The Veterans Affairs Department has shown it’s committed to resolving the hundreds of recommendations the Government Accountability Office and its inspector general have suggested in recent years, but both entities say they’ve seen little concrete action.
Comptroller General Gene Dodaro said he was “disappointed” by the lack of progress he’s seen at the department. VA health care made GAO’s biennial High-Risk List for the second time in 2017.
“I’ve met with [former] Secretary McDonald three times, once to tell him we were putting them on the high risk list,” Dodaro said before the Senate Homeland Security and Governmental Affairs Committee during a Feb. 15 hearing on the High-Risk List. “He agreed. Second, to tell him they didn’t have a good plan to come off the High-Risk List. And the third time was to offer GAO’s experts in different areas, IT for example, to help them understand best practices and how to do this. We had the meeting but there’s been very little uptake.”
GAO in particular focused its concern on five major areas related to VA health care in 2015, and those areas remain this year.
Since GAO first added VA health care to the High-Risk List in 2015, the department has closed some recommendations, but GAO has added others. VA leadership has said they’re committed, but GAO has seen little specific action.
“Although we concluded in our overall assessment that VA’s actions partially met two of our five criteria for removal from the High-Risk List, it is worth noting that the department made significantly less progress in addressing the action plan criterion than it has in demonstrating leadership commitment,” GAO said in its High-Risk report.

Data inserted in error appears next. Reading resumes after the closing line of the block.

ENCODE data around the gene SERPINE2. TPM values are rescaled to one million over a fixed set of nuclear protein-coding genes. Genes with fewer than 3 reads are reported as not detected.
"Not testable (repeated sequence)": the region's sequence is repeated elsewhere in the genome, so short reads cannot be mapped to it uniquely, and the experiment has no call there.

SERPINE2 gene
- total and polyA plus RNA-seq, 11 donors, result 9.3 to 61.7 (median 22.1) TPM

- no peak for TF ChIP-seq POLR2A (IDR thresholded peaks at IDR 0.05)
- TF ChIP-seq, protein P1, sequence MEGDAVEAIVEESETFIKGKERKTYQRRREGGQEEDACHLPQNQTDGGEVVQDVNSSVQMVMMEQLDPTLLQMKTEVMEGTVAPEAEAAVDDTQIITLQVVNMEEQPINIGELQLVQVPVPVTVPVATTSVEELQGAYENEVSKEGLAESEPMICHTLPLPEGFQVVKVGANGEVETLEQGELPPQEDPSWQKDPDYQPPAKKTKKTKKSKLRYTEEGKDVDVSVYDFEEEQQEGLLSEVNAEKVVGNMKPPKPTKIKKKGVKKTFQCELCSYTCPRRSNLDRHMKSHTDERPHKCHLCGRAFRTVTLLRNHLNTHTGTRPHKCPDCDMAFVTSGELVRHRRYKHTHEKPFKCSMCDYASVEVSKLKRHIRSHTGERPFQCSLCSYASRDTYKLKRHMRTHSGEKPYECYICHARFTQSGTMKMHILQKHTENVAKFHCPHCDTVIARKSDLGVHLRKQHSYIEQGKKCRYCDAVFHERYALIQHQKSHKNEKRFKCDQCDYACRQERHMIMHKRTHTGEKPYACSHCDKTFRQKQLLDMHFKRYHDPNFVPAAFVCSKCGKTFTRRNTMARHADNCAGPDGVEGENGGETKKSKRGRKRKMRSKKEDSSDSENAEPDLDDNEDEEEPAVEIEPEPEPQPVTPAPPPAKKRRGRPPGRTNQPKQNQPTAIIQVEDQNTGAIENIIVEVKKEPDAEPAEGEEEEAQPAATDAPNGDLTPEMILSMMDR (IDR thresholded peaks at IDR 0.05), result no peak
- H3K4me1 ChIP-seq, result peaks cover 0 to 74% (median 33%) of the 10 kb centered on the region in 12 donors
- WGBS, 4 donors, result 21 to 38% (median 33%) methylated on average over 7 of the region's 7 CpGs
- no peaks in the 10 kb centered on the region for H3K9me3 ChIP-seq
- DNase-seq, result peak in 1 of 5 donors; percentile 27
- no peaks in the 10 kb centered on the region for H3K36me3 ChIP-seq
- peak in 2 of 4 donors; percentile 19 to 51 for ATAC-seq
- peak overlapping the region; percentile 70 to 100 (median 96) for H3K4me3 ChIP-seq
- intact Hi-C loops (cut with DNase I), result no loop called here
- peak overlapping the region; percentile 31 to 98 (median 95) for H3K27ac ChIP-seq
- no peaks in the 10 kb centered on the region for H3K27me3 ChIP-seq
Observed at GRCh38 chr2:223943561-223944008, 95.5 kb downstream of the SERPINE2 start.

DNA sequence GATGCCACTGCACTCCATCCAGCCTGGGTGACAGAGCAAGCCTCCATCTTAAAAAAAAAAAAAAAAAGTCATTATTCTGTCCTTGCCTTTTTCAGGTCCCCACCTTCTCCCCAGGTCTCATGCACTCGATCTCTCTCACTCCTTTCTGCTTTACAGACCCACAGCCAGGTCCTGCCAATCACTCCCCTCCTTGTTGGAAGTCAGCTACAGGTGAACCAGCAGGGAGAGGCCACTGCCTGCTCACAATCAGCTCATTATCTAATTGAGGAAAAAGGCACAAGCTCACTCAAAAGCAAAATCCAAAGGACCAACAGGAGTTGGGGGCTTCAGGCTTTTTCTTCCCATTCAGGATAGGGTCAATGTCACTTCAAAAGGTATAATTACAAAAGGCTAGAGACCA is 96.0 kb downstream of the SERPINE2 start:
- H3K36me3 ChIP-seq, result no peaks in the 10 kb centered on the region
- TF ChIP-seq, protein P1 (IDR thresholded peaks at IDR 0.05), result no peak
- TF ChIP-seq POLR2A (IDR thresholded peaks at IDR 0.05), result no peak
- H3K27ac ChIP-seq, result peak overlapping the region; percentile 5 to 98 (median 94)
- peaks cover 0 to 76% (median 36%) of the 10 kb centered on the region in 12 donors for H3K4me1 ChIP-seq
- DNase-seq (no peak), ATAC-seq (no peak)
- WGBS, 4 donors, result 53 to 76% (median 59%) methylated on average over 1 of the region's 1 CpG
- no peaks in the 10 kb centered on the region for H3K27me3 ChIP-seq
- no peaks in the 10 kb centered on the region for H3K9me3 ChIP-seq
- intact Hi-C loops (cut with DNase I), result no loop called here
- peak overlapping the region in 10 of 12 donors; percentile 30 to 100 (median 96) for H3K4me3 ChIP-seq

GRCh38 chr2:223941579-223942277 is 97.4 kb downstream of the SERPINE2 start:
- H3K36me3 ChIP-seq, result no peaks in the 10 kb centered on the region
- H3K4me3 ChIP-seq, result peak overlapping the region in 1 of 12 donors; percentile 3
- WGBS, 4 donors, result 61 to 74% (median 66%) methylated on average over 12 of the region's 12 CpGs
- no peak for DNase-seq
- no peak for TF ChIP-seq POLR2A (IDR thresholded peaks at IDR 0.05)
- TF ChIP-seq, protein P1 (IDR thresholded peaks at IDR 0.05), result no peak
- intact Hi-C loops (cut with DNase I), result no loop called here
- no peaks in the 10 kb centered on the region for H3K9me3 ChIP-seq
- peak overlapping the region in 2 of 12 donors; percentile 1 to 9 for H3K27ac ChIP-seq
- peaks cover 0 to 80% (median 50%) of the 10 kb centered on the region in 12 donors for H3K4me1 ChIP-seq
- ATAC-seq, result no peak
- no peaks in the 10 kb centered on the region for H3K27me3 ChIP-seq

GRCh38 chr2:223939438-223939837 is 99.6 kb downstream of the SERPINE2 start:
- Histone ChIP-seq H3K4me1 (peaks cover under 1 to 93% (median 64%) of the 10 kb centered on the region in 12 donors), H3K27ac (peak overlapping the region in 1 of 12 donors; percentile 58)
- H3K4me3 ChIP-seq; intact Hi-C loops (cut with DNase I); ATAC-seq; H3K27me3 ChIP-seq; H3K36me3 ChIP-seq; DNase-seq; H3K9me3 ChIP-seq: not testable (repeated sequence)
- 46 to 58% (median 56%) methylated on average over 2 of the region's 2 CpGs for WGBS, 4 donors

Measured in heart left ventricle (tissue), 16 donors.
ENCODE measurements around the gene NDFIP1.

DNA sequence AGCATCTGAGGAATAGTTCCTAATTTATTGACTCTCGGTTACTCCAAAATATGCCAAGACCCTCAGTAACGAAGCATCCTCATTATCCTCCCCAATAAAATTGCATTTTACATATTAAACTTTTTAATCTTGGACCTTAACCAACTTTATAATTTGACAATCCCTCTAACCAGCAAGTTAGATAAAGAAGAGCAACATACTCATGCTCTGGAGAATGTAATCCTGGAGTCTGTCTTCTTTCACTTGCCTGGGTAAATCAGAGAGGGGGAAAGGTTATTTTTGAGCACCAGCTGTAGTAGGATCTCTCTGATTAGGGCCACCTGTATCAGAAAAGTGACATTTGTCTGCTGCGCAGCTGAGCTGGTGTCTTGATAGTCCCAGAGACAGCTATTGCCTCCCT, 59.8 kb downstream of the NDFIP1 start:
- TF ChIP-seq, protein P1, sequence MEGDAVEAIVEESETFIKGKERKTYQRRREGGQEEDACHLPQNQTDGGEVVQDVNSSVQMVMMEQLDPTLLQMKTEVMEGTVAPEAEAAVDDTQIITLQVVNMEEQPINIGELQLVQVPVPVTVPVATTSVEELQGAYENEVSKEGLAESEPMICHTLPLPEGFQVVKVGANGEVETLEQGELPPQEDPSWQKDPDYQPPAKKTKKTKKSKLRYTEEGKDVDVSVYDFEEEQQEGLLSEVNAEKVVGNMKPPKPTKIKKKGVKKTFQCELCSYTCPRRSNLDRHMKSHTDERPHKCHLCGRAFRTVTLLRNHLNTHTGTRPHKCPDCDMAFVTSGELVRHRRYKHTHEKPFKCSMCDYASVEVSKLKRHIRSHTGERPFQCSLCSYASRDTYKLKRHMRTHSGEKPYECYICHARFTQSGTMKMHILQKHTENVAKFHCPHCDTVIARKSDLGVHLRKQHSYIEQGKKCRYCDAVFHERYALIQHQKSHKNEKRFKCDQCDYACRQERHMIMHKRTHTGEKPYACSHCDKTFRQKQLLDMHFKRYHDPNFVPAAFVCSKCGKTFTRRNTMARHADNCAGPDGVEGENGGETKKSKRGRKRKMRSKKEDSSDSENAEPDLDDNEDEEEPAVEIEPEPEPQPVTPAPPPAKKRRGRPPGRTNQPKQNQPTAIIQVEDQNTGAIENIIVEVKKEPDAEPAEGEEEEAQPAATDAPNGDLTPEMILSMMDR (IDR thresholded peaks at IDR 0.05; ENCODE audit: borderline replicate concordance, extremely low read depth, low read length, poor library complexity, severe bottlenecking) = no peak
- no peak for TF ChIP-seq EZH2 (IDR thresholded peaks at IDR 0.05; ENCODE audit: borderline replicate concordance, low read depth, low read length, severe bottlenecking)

Dodaro said he plans to meet with new Secretary David Shulkin on the these issues. Shulkin began his tenure as secretary last week after the Senate unanimously confirmed his nomination.
The department’s inspector general, Michael Missal, said the story has been similar for him and his team.
“I believe they are trying but there are still some areas which give us great pause,” Missal told the Senate committee.
Dodaro said GAO is particularly concerned by VA’s method for calculating patient wait times. VHA calculates an appointment wait time starting at the veteran’s preferred date that he or she wants to be seen by a doctor, not the date the veteran initially contacts VA to set up an appointment.
“We think they’re waiting too long to measure wait times,” Dodaro said.
The IG released more than 90 summaries of investigations at medical centers across the country over the past year, most of which focused on wait times for appointments.
“The lack of training for schedulers and the lack of understanding of the process by managers created a system in which long wait times were not accurately portrayed to management,” Missal said.
VA is also struggling to predict how much VA health care services will cost and how many veterans may request appointments and care in the future.
Demand for VA care is on the rise, as the department had nearly 9 million enrollees to its health system by the end of fiscal 2016. About 7.9 million veterans were enrolled with VA in 2006. The department’s budget has also increased dramatically during that time from $37.8 billion to $91.2 billion over the past 10 years.
The department’s ability to predict future needs continues to be a challenge,
“It does appear that progress is being made, like for instance with respect to network providers, the physicians who are providing the health care outside of VA, those numbers have increased fairly dramatically, according to VA,” Missal said. “There are still some issues there with respect to the Choice Program that we’re looking at. We’re looking at access. We’re looking at payments as well as the sharing of records. When a veteran goes into the community, there’s an issue in terms of making sure the records get back to VA so that the VA system will have those records as well.”
2017 will likely be a pivotal year for the VA Choice Program, as the current one expires this year without congressional action.